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Consider the following situation: An experiment was done in 15 different conditions, and a value of the parameter 'A' was measured in each experiment (A can have any integer value between 0 and infinity). 3 repetitions were done in each condition, so that there are a total of 45 measurements of 'A'.

I want an estimate for the probability density function to measure a certain value of 'A'.

The first thing I tried was to average the 3 repetitions in each of the 15 different conditions, and do Kernel density estimation (KDE) over the 15 data points with a Gaussian kernel (I use a Matlab function that automatically chooses the optimal bandwidth for the kernel).

Then I realized that in different conditions the variance between repetitions is different, and I believe that this variance is important information that should be taken into account. The following plot shows this situation: the blue line is the KDE, and the points are the measurements of 'A' in each condition, averaged over 3 repetitions. The error bars indicate the standard deviation between the 3 repetitions in each condition (The hight of the points don't convey any information, they are just spread in the y axis so their error bars don't intersect).

enter image description here

I think this graph shows an example where the variance of each data point has important information that the KDE misses (I think there should be one small peak instead of two, considering the large variances of the points in the two smaller peaks).

My question: what is the best way to estimate the probability distribution function in this situation, taking into account the variance of each data point?

Solutions I considered:

  1. should I choose different kernel bandwidth for each point, larger bandwidth for larger variance?
  2. should I just do KDE on all 45 data points (15 conditions with 3 repetitions each)?
  3. should I use a different method, other than KDE?

**Edit: I'm adding some details about the data: This is gene expression data in bacteria (RNA-seq). If you know nothing about this, just know that gene expression is the how many of a certain type of molecule (that is related to a certain gene) are present in a population of bacteria. Each experiment starts with a small number of bacteria, that are then grown in one of 15 conditions (different PH levels, different nutrition etc). After the bacteria divide and grow to large numbers, we measure the gene expression in the population for every gene (the graph I'm showing is for one gene). For every condition we do 3 repetition, mean that 3 small groups of bacteria are grown separately in the same condition. Another consideration: the variation of gene expression between repetitions of the same condition is not expected to be Gaussian. We know that some genes in some conditions it's a Poisson distribution. For some it is not at all Poisson, and sadly for us the standard deviation is much larger than the mean. My objective was to find out if I can define sates of gene expression that can be considered "on" or "off". This is why I tried KDE.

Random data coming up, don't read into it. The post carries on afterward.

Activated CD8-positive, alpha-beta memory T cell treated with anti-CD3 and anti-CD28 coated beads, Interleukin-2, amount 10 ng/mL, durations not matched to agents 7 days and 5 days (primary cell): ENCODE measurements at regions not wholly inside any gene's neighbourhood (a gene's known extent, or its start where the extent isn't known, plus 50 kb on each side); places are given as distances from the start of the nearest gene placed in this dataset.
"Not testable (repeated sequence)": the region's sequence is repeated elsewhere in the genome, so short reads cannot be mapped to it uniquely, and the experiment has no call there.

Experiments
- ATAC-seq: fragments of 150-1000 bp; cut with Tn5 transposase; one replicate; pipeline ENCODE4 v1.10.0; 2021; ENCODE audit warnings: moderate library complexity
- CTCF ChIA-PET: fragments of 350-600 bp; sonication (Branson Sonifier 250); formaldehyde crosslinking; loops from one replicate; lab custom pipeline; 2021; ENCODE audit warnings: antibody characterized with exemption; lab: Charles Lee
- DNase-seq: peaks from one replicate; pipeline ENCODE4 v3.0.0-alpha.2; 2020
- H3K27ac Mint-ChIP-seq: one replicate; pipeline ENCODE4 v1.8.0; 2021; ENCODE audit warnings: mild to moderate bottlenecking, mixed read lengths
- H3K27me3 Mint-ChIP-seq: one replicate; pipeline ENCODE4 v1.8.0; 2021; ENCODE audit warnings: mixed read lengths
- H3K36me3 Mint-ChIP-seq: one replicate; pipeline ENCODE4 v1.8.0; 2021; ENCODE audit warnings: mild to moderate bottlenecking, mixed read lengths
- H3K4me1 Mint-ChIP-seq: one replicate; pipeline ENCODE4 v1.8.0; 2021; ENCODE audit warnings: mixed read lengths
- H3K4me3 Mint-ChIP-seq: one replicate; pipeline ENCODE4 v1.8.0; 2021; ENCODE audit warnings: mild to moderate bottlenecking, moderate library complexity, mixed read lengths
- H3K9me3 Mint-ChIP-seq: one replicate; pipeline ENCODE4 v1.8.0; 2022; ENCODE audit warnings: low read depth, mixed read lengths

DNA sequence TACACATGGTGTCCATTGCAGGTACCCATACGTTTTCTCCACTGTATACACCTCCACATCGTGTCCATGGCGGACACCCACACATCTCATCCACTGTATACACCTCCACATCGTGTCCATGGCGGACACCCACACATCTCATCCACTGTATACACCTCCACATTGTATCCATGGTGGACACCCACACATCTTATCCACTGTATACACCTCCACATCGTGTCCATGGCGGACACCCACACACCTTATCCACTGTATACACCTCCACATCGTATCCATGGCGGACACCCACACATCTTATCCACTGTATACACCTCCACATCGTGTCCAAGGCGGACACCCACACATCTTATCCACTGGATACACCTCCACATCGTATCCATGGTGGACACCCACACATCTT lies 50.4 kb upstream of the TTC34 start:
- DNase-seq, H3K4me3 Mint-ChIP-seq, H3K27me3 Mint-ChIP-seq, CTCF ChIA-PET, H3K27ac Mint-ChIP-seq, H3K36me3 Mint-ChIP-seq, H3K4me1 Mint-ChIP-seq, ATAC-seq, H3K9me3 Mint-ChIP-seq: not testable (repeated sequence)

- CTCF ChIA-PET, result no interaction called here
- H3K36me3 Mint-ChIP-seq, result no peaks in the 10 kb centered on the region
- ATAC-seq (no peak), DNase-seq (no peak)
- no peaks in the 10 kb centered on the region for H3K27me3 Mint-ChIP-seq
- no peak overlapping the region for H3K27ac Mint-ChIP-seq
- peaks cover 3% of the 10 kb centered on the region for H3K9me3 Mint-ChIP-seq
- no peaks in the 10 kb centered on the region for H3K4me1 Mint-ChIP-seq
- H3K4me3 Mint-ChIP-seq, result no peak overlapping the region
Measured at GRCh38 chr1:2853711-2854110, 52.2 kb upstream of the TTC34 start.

I'm new to Kernel density estimation.

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  • $\begingroup$ Why do you want to use KDE in here instead of mixture of Gaussians? $\endgroup$ – Tim Feb 18 at 13:46
  • $\begingroup$ I don't want to assume the number of Gaussian in my data.... I want the estimation to tell me how many peaks are there in the probability density function... Even if I do use mixture of Gaussians, should I use it on all 45 data points, ignoring the fact that they actually came from 15 conditions? $\endgroup$ – Adi Ro Feb 18 at 14:48
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    $\begingroup$ OK, but this can be done by model selection. $\endgroup$ – Tim Feb 18 at 14:49
  • $\begingroup$ @Tim is right about model selection. So perhaps you mean to ask: what is the best model selection method for 1D data in which we expect 10-20 Gaussians over a specifiable range of means [0-700] and a specifiable range of variances [10-1000]? $\endgroup$ – Peter Leopold Feb 18 at 15:44
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    $\begingroup$ In my experience KDE is good for finding critical points: maxes, mins and inflection points. You can get those on one pass -- but only AFTER you've come up with a "suitable" bandwidth. The density profile itself from basic KDE has bias proportional to the second curvature of the density profile, so bias correction involves using KDE multiple times to estimate derivatives of densities. Once you go down the KDE hole, expect to be there for a while. $\endgroup$ – Peter Leopold Feb 18 at 15:51

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